• Phoenix Mine

Mining Equipment 101: A Guide to Three Tools at Phoenix Gold Mine

Updated: Oct 28


Imagine you were an early miner. You knew gold and valuable minerals were hidden deep within the mountain. How would you get them out? You would need to separate waste rock from the mountain, lift that rock, and move it away from the mountain – a daunting series of tasks. Luckily, miners designed the following three pieces of mining equipment to make mining far easier – blast hole rounds, mucking machines, and mine cars, all of which can be found at the Phoenix Gold Mine!


Blast Hole Rounds


A blast hole round is a set of 20+ holes drilled into a rock surface for the purpose of placing explosives into the rock. This effectively breaks it into small enough fragments to easily excavate. The holes are filled approximately 2/3 full with explosives. The spacing and direction of the holes determines how well the rock will break. For proper breakage, explosive charges are set off with very short time delays between each.


The center holes (a.k.a. the “burn”) are set off first to cause an initial cut into the rock face. The bottom holes (a.k.a “lifters”) go off last. They break the lower portion of rock from the bottom of the blast hole round and lift all the previously broken rock a short distance away from the new opening. This makes excavation easier.


Mucking Machines

Mucking Machine: a big scoop at the front and levers on the side

A mucking machine is a compressed air-powered rock loading machine. Its design allows a miner to ride on a small platform attached to its side. Invented in Park City, Utah, these machines were intended to replace miners loading mine cars with shovels. The design of this mining equipment was inspired by the actions of a miner loading a mine car by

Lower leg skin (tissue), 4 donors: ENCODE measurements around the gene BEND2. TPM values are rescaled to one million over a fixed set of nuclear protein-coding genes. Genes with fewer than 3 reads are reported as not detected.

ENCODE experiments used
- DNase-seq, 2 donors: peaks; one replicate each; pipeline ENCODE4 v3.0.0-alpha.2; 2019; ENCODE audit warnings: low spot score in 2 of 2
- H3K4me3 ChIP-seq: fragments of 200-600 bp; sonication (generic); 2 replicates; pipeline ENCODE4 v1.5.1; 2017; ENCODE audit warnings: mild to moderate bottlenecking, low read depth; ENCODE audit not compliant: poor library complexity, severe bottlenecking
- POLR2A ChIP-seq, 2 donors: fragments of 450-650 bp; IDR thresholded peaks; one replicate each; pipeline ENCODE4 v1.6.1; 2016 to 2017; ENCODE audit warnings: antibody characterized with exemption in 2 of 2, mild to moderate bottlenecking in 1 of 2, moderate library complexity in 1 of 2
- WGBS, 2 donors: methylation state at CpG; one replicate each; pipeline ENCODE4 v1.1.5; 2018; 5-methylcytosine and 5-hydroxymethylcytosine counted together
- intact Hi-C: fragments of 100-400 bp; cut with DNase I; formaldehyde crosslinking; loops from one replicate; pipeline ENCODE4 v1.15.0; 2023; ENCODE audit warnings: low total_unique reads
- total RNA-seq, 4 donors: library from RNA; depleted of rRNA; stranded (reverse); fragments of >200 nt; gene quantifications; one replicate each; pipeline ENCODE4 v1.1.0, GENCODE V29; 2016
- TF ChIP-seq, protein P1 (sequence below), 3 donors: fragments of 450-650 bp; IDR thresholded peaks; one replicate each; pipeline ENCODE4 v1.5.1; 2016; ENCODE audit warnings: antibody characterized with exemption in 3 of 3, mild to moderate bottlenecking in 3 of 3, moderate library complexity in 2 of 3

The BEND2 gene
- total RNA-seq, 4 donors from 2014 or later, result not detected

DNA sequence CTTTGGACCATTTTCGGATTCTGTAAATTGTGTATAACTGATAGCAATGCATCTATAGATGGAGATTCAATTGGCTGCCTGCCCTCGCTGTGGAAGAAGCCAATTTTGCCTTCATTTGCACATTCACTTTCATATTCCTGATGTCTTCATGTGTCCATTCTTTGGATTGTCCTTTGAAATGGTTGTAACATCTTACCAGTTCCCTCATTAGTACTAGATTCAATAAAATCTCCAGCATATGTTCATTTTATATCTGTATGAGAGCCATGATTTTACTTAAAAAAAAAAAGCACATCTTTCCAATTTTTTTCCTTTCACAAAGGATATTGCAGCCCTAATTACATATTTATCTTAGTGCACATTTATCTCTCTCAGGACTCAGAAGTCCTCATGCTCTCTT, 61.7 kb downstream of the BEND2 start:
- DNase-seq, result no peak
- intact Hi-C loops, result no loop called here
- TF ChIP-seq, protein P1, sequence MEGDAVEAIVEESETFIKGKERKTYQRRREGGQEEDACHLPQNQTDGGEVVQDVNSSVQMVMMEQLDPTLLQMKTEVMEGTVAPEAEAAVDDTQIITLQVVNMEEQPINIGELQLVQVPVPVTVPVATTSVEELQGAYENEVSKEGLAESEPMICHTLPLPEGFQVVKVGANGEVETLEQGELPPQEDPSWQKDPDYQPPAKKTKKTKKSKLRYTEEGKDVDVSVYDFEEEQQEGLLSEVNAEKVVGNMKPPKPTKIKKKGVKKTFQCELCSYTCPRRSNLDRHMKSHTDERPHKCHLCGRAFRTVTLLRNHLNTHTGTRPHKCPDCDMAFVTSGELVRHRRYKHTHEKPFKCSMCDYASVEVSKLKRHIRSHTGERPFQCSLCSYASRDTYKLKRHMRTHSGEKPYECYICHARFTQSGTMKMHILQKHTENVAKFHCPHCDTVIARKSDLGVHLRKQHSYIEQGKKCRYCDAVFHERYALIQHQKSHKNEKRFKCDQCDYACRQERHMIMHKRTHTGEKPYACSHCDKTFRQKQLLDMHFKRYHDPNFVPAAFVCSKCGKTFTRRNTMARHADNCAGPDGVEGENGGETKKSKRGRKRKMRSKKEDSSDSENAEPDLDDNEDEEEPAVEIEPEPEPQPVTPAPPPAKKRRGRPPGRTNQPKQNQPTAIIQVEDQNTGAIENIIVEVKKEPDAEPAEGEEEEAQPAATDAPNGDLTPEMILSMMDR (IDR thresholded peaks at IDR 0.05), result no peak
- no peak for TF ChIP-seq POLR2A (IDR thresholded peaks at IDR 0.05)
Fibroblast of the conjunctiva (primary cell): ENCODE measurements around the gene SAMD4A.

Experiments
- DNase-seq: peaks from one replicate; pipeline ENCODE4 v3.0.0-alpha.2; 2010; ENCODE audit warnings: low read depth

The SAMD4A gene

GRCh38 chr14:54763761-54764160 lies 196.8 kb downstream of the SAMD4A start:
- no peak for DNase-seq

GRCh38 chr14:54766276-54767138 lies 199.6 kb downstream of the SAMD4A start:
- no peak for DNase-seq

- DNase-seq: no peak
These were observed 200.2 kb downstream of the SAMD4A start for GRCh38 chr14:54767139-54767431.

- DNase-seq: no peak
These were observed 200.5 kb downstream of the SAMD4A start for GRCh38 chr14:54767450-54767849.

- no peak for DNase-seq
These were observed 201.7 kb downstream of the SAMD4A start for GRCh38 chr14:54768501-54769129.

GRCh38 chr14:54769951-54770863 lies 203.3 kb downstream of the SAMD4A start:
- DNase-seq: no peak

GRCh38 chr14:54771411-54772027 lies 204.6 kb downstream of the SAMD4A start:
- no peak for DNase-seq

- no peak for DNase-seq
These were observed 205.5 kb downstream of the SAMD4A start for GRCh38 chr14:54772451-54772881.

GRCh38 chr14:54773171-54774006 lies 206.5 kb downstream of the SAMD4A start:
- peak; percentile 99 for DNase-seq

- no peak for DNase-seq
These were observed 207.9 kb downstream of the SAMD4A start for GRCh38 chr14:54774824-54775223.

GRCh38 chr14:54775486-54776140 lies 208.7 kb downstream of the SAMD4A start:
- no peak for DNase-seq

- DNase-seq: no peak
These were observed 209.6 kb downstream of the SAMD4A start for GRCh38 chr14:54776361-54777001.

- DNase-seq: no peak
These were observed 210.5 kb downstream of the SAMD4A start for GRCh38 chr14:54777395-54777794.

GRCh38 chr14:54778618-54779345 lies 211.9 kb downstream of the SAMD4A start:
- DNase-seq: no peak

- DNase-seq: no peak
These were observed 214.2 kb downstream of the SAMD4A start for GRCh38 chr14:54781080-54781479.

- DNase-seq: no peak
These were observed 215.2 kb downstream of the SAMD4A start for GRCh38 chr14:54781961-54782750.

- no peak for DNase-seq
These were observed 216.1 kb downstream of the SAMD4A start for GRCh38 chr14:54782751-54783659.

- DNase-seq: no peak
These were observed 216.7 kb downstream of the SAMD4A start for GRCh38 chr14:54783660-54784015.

hand.


The miner used two controls to operate the machine. The first control makes the machine move forward on its rails into the pile of newly broken rock. The second control causes a bucket on the front of the machine to dig into the rock pile. Once the bucket is loaded, the miner backs up the mucking machine until they reach another mine car on the rails. The miner causes the bucket loaded with rock to rotate over the top of the mucking machine. It then dumps the broken rock into the mine car behind it.


Mine Cars

Mine Car

At the Phoenix Gold Mine, small rail cars moved broken rock after it is blasted loose from the mountain. Most people want to call these 'ore carts.' Miners called them 'mine cars,' since they often hauled more waste rock than ore.


The mine car in this photo was made in the 1920s by S.C. Card company in Denver, Colorado. It can haul one ton of broken rock. A ton of broken rock ranges in volume from 16 to 21 cubic feet depending on the type of ore minerals that make up the rock. Mine cars like this one were often pushed by miners on small rail tracks. If the distance the rock needed to be moved (a.k.a. “haulage distance”) was great, many mine cars would be connected in a train and pulled by mules, or later, by small locomotives.


These three pieces of mining equipment made miners' jobs much easier. Now they could blast rock out of the mountain more effectively, lift that rock with ease, and transport it out of the mountain on guided rails. This mining equipment allowed one miner to accomplish work that would have taken many miners. Come learn more about ingenious mining solutions and mining equipment on a tour at Phoenix Gold Mine!


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